It’s funny how things work out.
When Tua Tagovailoa was beginning to be recruited as a promising prospect in Hawaii, he wasn’t necessarily thinking about the University of Alabama. Geographically, the nearest thing to a national power was Southern California, and when Steve Sarkisian was its head coach they developed a good relationship.
But then Sark left and the Crimson Tide needed a quarterback. Tagovailoa ended up being a key part of Alabama’s monster recruiting class of 2017, including Najee Harris, Alex Leatherwood, Dylan Moses and LaBryan Ray, plus the three-headed receiving tandem of Jerry Jeudy, Henry Ruggs III and DeVonta Smith.
Plus, it looked like Tagovailoa would get a chance to play for Sarkisian after all as the coach had signed on as an analyst and had been promoted to offensive coordinator just before the National Championship Game.
Only it didn’t happen as the Atlanta Falcons came calling. Only now Sarkisian is back at Alabama as the offensive coordinator and quarterbacks coach with Tagovailoa his starting quarterback.
“He is good guy,” Tagovailoa said. “He is a relationship person in the quarterback room with not only with me but everyone in there. It’s a really easy learning environment.”
The idea of Tagovailoa possibly getting better is something every opponent should be deeply considered about. Having just turned 21, he’s coming off a season in which he set the NCAA record for single-season passing efficiency, was the consensus pick for first-team All-American and finished second in Heisman Trophy voting.
Plus, now he has a chip on his shoulder for the way last season finished, with Alabama losing in the title game.
“I can’t think too much about the good because a lot of the bad still stands there but the biggest take away for me from last year would be the things I didn’t correct throughout the little games, throughout the games where we played teams that weren’t up to our competition, you know, we kind of made a lot of mistakes and we could get away with it,” he said. “It ended up catching up to us and I think that’s something big that we can all take from it as a team.”
Even so, the Alabama passing game was like nothing Alabama fans had ever seen before from the Crimson Tide. It may have only tied the program record for receptions with 301, set in 2015, but it demolished the marks for receiving yards and touchdowns.
Alabama tallied 4,854 passing yards and 52 receiving touchdowns.
That’s nearly 1,000 yards more than the previous mark (3,890), and 20 more passing touchdowns (32). Both records were set in 2014.
Alabama came within a whisker of having four wide receivers finish with at least 42 catches and 700 receiving yards. That doesn’t include tight end Irv Smith Jr., who had 44 receptions for 710 yards and seven touchdowns, while running backs Josh Jacobs and Damien Harris were both active in the passing game with 20-plus catches.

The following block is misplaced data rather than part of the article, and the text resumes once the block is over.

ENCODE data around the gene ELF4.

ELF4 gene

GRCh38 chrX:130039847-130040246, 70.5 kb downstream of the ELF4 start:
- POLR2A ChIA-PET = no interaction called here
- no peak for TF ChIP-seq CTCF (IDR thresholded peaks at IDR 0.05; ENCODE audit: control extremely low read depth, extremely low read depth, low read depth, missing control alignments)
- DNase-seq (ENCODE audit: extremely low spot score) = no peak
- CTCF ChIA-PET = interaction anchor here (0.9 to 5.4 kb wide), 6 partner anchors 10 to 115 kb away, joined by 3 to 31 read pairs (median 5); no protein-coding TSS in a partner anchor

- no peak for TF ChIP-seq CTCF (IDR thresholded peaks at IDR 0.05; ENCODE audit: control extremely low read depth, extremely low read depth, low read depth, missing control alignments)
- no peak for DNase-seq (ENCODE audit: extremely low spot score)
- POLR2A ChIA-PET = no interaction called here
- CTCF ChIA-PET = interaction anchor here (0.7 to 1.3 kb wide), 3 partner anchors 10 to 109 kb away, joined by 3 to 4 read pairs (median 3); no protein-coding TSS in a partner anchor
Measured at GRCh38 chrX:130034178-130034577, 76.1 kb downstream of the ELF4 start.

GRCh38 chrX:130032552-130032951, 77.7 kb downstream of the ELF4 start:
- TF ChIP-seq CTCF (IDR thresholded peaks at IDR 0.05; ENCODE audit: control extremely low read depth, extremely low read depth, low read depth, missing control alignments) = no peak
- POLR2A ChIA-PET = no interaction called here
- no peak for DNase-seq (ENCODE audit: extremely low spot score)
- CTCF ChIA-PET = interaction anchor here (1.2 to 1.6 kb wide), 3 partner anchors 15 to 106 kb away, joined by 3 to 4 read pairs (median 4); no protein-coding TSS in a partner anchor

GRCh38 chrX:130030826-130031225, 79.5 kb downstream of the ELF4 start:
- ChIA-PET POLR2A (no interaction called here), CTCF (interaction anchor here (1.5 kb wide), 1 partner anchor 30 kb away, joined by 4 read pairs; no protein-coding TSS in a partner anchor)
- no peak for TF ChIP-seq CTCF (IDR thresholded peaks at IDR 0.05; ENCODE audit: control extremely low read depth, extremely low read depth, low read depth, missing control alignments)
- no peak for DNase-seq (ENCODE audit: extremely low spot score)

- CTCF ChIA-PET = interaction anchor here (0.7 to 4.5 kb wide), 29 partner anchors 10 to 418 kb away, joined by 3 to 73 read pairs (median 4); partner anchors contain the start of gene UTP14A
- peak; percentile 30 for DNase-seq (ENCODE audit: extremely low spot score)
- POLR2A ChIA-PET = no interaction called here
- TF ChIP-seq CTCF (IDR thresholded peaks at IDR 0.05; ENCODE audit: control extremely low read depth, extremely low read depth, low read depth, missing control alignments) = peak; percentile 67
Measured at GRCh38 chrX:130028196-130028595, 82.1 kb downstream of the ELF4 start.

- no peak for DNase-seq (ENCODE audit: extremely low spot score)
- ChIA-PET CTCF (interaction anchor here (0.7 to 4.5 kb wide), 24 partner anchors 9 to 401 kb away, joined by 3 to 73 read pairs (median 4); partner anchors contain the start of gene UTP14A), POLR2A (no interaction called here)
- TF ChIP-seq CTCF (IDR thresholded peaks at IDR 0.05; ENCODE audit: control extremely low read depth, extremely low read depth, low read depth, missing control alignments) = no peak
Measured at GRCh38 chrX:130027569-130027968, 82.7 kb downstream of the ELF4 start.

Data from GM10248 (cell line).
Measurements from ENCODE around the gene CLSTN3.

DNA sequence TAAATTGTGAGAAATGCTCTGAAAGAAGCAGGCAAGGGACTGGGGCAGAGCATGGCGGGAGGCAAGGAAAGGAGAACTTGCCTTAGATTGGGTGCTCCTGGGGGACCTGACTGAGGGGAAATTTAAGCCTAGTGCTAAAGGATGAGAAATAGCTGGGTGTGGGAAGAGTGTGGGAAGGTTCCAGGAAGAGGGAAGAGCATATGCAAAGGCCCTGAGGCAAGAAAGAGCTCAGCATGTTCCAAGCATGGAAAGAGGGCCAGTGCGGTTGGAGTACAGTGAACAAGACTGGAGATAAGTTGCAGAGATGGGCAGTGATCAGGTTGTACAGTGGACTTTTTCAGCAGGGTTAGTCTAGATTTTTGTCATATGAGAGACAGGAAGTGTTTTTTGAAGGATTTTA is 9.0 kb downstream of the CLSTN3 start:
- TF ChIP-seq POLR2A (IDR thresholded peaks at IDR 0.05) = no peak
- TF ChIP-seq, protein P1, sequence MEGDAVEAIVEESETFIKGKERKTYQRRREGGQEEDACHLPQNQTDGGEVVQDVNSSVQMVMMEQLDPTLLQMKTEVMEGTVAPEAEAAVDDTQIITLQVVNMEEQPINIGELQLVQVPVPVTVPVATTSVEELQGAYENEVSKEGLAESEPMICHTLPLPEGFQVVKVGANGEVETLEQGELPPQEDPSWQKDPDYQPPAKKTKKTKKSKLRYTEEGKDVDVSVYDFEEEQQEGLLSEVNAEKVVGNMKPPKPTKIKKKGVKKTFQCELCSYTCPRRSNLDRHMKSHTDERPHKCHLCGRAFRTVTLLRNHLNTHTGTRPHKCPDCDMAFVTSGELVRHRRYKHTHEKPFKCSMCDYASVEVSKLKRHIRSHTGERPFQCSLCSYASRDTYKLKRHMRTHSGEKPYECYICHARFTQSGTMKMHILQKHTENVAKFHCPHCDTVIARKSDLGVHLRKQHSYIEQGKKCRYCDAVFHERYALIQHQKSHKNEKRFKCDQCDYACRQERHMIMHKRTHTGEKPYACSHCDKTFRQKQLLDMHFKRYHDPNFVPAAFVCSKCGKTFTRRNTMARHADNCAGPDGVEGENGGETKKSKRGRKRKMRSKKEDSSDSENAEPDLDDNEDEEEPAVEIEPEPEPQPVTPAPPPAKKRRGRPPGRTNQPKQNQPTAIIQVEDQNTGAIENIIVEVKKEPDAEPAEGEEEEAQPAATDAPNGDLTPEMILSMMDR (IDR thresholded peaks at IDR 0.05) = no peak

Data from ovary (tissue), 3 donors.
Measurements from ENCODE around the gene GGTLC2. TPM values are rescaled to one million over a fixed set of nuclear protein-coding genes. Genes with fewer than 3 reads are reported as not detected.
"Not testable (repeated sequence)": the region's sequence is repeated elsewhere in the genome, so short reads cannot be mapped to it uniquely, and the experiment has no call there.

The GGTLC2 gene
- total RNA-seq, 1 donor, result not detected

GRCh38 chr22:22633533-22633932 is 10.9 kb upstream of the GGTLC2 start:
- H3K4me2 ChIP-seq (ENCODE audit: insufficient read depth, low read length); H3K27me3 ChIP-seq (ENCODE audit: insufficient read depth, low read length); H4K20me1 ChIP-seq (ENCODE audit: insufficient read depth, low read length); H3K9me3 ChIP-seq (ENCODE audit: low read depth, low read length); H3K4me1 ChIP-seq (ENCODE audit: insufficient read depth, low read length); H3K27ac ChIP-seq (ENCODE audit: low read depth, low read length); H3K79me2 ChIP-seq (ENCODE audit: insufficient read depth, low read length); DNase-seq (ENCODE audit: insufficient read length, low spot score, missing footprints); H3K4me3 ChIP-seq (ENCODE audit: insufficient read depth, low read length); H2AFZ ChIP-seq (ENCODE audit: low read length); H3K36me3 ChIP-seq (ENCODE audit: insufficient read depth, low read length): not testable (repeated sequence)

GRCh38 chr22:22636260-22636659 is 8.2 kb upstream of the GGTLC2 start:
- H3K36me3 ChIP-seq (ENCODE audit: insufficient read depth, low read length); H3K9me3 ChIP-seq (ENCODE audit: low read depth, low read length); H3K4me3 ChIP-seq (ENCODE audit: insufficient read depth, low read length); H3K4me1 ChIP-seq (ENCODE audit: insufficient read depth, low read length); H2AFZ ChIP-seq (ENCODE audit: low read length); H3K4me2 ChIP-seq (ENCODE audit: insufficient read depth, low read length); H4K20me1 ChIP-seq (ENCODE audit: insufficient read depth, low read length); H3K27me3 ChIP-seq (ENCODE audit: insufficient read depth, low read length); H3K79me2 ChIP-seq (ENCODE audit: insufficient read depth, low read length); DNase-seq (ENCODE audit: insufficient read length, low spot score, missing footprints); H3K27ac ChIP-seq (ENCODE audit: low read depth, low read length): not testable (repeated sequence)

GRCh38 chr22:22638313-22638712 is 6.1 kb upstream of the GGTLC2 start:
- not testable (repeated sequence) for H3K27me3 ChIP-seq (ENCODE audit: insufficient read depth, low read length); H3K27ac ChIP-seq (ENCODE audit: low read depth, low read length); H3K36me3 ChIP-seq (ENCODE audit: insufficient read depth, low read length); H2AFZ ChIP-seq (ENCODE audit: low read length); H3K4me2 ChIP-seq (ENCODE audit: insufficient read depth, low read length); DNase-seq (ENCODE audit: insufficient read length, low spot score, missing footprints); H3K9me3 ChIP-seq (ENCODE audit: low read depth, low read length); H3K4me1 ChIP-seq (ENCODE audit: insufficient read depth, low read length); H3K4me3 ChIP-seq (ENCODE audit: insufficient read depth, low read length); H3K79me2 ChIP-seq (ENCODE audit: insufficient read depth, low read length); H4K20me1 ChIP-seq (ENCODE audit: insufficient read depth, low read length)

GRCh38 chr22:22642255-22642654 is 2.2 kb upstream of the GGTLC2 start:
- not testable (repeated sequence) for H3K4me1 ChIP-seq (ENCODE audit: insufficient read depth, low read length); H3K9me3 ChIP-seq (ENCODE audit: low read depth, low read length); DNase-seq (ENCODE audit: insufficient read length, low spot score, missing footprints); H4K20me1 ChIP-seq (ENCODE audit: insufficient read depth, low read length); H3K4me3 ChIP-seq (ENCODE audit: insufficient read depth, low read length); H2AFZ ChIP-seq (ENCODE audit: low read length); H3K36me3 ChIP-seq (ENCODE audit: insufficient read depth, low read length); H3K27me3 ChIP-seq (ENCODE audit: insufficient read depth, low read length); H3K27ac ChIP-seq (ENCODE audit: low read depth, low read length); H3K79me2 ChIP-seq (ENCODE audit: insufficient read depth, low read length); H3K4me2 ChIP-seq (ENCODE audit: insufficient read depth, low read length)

Maybe even more impressive was that the wide receivers as a whole averaged 17.7 yards per catch. Jeudy’s 19.34 set an Alabama record among players with at least 50 receptions, topping Keith Brown’s 17.0 set in 2006.
Nevertheless, the only wide receiver with a catch last season who isn’t back with the teams is Derek Kief, who had just four receptions for 39 yards and one touchdown. So the position group is returning 98 percept of its catches, 99 percent of its receiving yards, and 97 percent of its passing touchdowns.
“You always want to build on last season,” Ruggs said. “We did good things and we just want to build on it.”
Just how Alabama might do so is the big question. Even with the loss of some key offensive players there’s still plenty of firepower to go around.
Might the Crimson Tide be a little more West Coast offense under Sarkisian?
Could there be a return to the power running game as many fans hope and expect?
Will the offense still be largely based on the run-pass-option?
Even the players are curious about some of those details.
“That’s something I’m really excited and looking forward to — how he’s going to operate as OC,” junior tight end Miller Forristall said. “This is a new team. I know Saban says every year, ‘This is a new team,’ but this really is.
“New dynamic, guys are a year older, I’m a lot different than I was last year. Tua’s a lot different than he was last year. Ruggs and Smitty and all those guys are a lot different. [Jedrick Wills Jr.] and Wood — I mean there are going to be new guys on the O-line. We’ll see new people on the field so it’s going to be a new offense. But you can only run so many plays.”
Consequently, the Crimson Tide has been downplaying how different the offense could be in 2019. There will be new wrinkles, some brought by Sarkisian and others added to try and take advantage/maximize the skillset of the players.
That’s the bottom line. Even with some new formations and whatnot, there’s still those four receivers that will test defensive secondaries every way imaginable. Throw in the running backs led by Harris and an offensive line that might be even bigger than last year’s and it’s still a pick-your-poison offense.
"We kind of do what we do,” Saban said. “I think the new coordinator brings new energy, new enthusiasm, new ideas. Sometimes we make tweaks and adaptations to what we do. But we're pretty successful on offense, especially last year. So why would we change it a lot? I think some of the additions that we make are very positive and will be very helpful in helping us feature some of the players that we have.”
Plus, there’s still that guy making the throws, Tagovailoa. A year ago he was sidelined after suffering a fractured hand from reaching for a fumble on the first day of spring practice.
Now he’s a year older and there’s no doubt the offensive is his to run.
“At first, he was just a lead by example type of player,” Jeudy said. “Now he’s been more vocal. He’s just being more vocal and communicating more.”